If the City Council approves a proposal to apply for a Community Development Block Grant from the U.S. Department of Housing and Urban Development (HUD), federal money could help revitalize certain areas and spark economic development in some of Fairhope’s low-to-moderate-income neighborhoods. The grant would provide $64,000 per year for five years, with no city match.

According to 2010 U.S. Census data, Fairhope’s median household income is $57,917 — $15,000 above the state average — while its $243,400 median home value is $120,000 higher than the state average. But the data shows the city’s 2013 population estimate includes 8.3 percent of residents living below the federal poverty level.

“Fairhope has always been seen as having an above-average income and because of that we are way down on the list of getting those funds from [the Alabama Department of Economic and Community Affairs],” Mayor Tim Kant said. “So now, since our population has increased to a certain level, we can get the money directly from HUD.”

The HUD Community Development Block Grant (CDBG) entitlement program provides annual grants intended to revitalize neighborhoods, spur economic development and revamp community facilities and services. According to HUD, grantees must give priority to activities that benefit low-to-moderate income residents and target the prevention or elimination of slums or blight.

Fairhope is eligible to receive $64,000 in 2016 and throughout the next five years, for a total of $320,000. CDBG funding from HUD does not require a city match.

At the Fairhope City Council’s June 22 work session, Planning and Zoning Director Jonathan Smith said the city must submit a consolidated plan and analysis of impediments to fair housing before HUD will release federal money.

The consolidated plan must detail a five-year outline of projects, including a citizen participation plan, continuum of care process, a housing and homeless needs assessment, a housing market analysis and a strategic plan. The strategic plan must include priorities and rationale for investment and obstacles for meeting underserved areas.

The city must also submit an action plan on a yearly basis, which will be reviewed and approved by HUD before annual funds are distributed. The initial consolidated plan will cost approximately $30,000 and the analysis of impediments to fair housing would cost an additional $10,000 to $15,000, according to Smith.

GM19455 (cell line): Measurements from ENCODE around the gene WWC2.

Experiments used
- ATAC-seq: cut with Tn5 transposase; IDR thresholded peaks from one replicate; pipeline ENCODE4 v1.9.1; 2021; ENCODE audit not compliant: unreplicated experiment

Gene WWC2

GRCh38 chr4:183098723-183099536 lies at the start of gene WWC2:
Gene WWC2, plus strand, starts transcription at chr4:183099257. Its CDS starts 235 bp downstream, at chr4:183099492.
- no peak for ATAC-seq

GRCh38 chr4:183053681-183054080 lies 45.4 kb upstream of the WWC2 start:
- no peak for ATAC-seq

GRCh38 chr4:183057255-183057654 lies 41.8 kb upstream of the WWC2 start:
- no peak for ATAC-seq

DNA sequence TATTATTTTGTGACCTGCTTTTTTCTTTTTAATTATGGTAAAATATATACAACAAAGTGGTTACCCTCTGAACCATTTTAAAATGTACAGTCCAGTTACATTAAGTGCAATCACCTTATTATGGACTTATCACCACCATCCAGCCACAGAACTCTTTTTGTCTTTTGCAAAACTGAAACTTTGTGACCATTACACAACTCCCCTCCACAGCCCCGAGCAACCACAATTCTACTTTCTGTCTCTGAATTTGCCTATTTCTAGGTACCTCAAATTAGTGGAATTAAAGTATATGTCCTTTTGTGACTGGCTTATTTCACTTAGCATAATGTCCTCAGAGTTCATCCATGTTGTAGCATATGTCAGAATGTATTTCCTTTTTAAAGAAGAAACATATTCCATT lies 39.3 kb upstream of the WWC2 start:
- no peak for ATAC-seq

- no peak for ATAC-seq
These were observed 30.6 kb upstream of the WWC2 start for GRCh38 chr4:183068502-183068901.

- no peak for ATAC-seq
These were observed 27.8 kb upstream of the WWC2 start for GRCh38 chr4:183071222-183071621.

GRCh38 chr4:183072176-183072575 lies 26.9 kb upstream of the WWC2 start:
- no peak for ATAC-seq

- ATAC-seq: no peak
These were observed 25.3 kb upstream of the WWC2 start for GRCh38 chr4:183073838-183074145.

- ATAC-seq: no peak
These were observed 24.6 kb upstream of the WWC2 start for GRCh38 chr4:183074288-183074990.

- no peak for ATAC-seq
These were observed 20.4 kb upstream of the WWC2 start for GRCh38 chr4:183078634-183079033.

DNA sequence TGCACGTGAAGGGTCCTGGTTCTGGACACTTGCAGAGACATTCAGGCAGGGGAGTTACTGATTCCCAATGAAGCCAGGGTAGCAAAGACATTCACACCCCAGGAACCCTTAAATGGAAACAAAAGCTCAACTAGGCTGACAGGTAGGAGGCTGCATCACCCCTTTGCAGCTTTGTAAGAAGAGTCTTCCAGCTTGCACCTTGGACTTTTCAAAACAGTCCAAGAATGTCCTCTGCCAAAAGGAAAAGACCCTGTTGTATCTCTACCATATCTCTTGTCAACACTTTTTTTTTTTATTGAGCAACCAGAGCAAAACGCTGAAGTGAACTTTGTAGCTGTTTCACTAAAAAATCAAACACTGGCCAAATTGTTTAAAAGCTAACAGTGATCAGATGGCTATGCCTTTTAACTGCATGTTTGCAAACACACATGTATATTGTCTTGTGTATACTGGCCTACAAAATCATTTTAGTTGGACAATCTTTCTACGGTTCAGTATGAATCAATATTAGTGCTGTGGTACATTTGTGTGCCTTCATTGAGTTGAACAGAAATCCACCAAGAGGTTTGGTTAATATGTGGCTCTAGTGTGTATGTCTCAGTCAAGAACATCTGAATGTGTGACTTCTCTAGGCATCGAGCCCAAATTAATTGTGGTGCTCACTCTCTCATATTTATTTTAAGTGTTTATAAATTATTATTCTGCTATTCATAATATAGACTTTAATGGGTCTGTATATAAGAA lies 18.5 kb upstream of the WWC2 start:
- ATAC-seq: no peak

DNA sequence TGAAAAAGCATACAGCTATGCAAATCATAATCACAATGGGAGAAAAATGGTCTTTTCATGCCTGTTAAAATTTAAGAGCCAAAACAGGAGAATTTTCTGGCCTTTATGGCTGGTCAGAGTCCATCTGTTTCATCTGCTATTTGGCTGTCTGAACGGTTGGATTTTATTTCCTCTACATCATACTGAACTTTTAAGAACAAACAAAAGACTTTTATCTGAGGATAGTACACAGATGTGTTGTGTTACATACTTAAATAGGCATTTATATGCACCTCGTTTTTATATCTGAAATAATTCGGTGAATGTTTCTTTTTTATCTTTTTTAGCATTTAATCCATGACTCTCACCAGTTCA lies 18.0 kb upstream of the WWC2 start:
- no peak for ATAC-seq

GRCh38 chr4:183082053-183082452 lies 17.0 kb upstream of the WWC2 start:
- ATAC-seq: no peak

“There is quite a bit of work that has to go into a consolidated plan that will have to be prepared prior to receiving these funds,” Smith said. “We have to have a well-defined, laid-out plan as far as what we might use the money for.”

The CDBG funds must be spent inside the city’s corporate limits, which could make it more difficult for Fairhope to find ways to spend it.

“In Fairhope there are no hard boundaries for low-to-moderate-income areas, so a neighborhood survey will have to be conducted to determine where this money can actually be spent,” South Alabama Regional Planning Commission Director of Governmental Planning Services Diane Burnett said.

City Council President Jack Burrell said many of the city’s needs lie just beyond its corporate limits.

“A very large portion of the needs we have are just beyond our city limits,” he said. “Not that we don’t have needs inside our city limits, but we have lots of needs right outside them.”

One way the city could use the funds to help those low-to-moderate-income residents on both sides of its borders is through stormwater management projects. HUD funds can be used for the construction of public facilities and improvements to water and sewer facilities, streets and neighborhood centers and the conversion of school buildings. Smith said stormwater and drainage is the issue most residents had expressed interest in during meetings about the possibility of receiving the grant.

“Stormwater does affect people who live outside the city limits, too,” Councilwoman Diana Brewer said June 22. “There is a lot of work that can be done inside the city limits that would really help some people outside the limits. We have real issues with stormwater all over the city.”

Some of the affected areas could eventually be annexed into the city limits, according to Smith.

“This is a long-term commitment, but if we get all these things in place, then in 10 to 15 years we will be in good shape to accept more funding as our city grows to the south and the east,” he said.

Burnett stressed that the block grant funding is intended for capital projects and should not be spent on administrative or “soft costs,” but funding stormwater and drainage projects could help people on both sides of the city’s limits.

“You are allowed to spend 10 percent for administration and 6 percent for nonprofits, but the money is intended for capital expenditures,” she said. “It is intended to be something you can see when you drive through a community. It is not intended for soft costs.”

Kant said the city may host a community meeting, preferably in one of the proposed areas, as part of its required Citizen Participation Plan, which also requires a 30-day comment period.

“We will need to have a community meeting so that we can know what people say their needs are,” the mayor said. “We don’t want it to just be the mayor, or Jack Burrell or whoever, deciding what to spend the money on. The community will have to speak up.”

Smith said it would take a community-wide effort to secure the funds.

“We will have to have ‘buy-in’ from the community, the council and the mayor if we are going to go after these funds,” Smith said. “We are looking at getting around $320,000 over five years. That could really benefit some of the areas around town that need some attention.”